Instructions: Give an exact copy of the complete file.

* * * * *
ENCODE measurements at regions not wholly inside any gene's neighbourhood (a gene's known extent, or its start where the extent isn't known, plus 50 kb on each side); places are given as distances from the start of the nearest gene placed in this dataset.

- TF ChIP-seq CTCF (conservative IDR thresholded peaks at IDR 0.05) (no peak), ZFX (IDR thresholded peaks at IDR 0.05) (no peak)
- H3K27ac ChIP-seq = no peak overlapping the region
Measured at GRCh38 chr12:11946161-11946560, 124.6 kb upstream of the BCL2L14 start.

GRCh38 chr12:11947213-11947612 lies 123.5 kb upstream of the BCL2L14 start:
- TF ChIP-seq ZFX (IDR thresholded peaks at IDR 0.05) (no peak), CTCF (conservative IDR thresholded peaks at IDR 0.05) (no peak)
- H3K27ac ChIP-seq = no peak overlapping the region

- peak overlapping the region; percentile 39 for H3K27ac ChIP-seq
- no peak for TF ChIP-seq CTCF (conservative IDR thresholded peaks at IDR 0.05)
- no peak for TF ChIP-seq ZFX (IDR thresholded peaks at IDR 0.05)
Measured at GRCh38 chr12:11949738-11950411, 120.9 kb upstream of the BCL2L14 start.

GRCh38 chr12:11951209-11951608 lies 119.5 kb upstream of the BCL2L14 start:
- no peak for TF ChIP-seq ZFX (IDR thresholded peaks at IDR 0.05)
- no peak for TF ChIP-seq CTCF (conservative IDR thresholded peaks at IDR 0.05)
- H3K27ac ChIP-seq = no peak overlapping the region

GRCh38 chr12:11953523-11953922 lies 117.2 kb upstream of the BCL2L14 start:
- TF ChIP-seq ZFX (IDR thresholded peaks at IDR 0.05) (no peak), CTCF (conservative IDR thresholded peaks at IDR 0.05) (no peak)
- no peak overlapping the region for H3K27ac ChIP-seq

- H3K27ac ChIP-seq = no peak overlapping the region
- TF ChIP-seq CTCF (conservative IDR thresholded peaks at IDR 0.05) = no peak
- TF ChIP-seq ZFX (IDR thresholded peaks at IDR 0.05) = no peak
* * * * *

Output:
ENCODE measurements at regions not wholly inside any gene's neighbourhood (a gene's known extent, or its start where the extent isn't known, plus 50 kb on each side); places are given as distances from the start of the nearest gene placed in this dataset.

- TF ChIP-seq CTCF (conservative IDR thresholded peaks at IDR 0.05) (no peak), ZFX (IDR thresholded peaks at IDR 0.05) (no peak)
- H3K27ac ChIP-seq = no peak overlapping the region
Measured at GRCh38 chr12:11946161-11946560, 124.6 kb upstream of the BCL2L14 start.

GRCh38 chr12:11947213-11947612 lies 123.5 kb upstream of the BCL2L14 start:
- TF ChIP-seq ZFX (IDR thresholded peaks at IDR 0.05) (no peak), CTCF (conservative IDR thresholded peaks at IDR 0.05) (no peak)
- H3K27ac ChIP-seq = no peak overlapping the region

- peak overlapping the region; percentile 39 for H3K27ac ChIP-seq
- no peak for TF ChIP-seq CTCF (conservative IDR thresholded peaks at IDR 0.05)
- no peak for TF ChIP-seq ZFX (IDR thresholded peaks at IDR 0.05)
Measured at GRCh38 chr12:11949738-11950411, 120.9 kb upstream of the BCL2L14 start.

GRCh38 chr12:11951209-11951608 lies 119.5 kb upstream of the BCL2L14 start:
- no peak for TF ChIP-seq ZFX (IDR thresholded peaks at IDR 0.05)
- no peak for TF ChIP-seq CTCF (conservative IDR thresholded peaks at IDR 0.05)
- H3K27ac ChIP-seq = no peak overlapping the region

GRCh38 chr12:11953523-11953922 lies 117.2 kb upstream of the BCL2L14 start:
- TF ChIP-seq ZFX (IDR thresholded peaks at IDR 0.05) (no peak), CTCF (conservative IDR thresholded peaks at IDR 0.05) (no peak)
- no peak overlapping the region for H3K27ac ChIP-seq

- H3K27ac ChIP-seq = no peak overlapping the region
- TF ChIP-seq CTCF (conservative IDR thresholded peaks at IDR 0.05) = no peak
- TF ChIP-seq ZFX (IDR thresholded peaks at IDR 0.05) = no peak